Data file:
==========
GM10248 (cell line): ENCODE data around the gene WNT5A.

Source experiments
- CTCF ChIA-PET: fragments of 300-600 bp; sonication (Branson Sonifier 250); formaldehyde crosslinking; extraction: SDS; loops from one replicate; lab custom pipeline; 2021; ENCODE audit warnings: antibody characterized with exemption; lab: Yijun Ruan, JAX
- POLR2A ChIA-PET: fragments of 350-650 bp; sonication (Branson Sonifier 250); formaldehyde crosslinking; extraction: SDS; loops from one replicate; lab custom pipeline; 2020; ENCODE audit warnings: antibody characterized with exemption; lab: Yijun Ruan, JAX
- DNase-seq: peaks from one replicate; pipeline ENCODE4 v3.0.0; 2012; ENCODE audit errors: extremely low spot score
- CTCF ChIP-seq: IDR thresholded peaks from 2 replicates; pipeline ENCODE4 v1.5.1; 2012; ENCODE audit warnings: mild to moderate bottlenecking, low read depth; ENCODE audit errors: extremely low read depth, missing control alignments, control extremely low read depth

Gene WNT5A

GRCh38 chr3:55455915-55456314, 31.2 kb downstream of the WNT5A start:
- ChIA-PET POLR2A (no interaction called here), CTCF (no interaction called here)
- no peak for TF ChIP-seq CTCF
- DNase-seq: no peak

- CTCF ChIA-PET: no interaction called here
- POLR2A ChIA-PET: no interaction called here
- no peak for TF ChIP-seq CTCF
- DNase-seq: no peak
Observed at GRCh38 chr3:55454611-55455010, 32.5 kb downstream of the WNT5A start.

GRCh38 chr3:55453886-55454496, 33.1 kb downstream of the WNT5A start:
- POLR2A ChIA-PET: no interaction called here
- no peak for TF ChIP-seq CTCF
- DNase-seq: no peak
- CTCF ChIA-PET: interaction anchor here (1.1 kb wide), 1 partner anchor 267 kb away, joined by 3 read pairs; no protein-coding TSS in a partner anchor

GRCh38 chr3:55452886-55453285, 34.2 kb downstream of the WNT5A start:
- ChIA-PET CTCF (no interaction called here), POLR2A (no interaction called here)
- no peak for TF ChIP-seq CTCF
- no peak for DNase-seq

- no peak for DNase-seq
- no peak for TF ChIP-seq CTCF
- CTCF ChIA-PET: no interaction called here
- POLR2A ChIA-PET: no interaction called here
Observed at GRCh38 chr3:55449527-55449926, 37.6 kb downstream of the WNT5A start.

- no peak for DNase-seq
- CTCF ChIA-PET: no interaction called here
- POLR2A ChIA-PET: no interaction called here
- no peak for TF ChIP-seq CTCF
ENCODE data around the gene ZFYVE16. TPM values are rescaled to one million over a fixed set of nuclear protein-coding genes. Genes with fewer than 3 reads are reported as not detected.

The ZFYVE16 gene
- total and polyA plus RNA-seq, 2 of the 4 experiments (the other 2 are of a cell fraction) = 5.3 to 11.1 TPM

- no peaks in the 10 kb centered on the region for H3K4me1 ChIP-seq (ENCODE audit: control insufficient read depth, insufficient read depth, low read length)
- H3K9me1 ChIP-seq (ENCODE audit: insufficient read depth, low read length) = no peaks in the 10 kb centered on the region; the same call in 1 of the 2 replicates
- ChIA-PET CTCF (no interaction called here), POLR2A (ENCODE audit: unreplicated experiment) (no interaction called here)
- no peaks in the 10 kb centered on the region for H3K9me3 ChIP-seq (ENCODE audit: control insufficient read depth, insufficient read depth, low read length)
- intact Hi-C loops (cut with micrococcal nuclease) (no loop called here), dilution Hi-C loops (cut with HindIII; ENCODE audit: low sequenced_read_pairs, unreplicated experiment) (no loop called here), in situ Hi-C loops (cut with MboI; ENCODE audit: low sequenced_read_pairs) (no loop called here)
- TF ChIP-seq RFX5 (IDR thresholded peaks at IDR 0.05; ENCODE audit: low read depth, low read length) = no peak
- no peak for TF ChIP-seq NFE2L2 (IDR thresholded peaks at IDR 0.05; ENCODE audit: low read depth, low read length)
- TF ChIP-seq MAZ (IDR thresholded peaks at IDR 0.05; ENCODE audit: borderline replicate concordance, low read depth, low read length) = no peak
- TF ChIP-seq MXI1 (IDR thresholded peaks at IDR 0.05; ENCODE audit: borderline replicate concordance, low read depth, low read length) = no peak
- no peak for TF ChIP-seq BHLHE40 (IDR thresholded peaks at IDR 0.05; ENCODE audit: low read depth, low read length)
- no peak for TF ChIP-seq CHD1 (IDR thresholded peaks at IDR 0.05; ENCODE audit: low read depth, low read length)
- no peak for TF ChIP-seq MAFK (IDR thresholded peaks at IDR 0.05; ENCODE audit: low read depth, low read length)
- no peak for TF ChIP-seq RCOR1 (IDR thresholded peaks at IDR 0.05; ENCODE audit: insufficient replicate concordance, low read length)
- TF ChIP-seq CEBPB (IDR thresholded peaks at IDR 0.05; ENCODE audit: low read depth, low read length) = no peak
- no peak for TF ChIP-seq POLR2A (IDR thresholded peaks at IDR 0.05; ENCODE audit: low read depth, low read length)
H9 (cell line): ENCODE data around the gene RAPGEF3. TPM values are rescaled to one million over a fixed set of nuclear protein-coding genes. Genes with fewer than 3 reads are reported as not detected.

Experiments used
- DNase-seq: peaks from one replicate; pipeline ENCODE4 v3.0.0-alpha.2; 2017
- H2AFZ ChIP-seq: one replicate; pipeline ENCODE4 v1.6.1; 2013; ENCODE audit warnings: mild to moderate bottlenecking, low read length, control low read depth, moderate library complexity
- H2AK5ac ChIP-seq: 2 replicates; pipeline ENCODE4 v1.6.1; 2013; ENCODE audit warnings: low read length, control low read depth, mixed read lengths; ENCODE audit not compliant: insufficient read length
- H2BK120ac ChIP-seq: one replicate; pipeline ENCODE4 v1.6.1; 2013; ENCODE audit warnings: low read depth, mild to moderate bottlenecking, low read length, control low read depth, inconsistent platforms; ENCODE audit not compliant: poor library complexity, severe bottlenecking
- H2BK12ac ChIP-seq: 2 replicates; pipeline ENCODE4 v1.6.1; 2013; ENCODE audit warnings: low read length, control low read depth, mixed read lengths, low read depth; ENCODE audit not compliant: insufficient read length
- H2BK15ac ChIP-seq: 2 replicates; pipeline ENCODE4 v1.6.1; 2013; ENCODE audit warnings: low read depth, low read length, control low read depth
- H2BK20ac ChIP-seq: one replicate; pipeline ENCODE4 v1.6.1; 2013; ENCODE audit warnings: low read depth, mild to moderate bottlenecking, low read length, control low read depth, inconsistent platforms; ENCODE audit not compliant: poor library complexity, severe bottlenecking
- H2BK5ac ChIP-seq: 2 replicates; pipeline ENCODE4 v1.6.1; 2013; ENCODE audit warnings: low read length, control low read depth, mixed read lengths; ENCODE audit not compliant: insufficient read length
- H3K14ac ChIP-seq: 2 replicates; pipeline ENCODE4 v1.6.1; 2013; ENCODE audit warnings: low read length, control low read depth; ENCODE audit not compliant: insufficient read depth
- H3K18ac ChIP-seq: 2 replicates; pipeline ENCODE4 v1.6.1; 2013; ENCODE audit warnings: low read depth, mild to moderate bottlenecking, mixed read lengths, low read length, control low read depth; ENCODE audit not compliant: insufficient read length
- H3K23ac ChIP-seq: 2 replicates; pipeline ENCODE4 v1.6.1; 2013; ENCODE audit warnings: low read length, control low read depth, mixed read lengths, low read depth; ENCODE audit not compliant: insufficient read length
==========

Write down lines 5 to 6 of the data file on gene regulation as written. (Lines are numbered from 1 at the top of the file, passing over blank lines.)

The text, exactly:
- DNase-seq: peaks from one replicate; pipeline ENCODE4 v3.0.0; 2012; ENCODE audit errors: extremely low spot score
- CTCF ChIP-seq: IDR thresholded peaks from 2 replicates; pipeline ENCODE4 v1.5.1; 2012; ENCODE audit warnings: mild to moderate bottlenecking, low read depth; ENCODE audit errors: extremely low read depth, missing control alignments, control extremely low read depth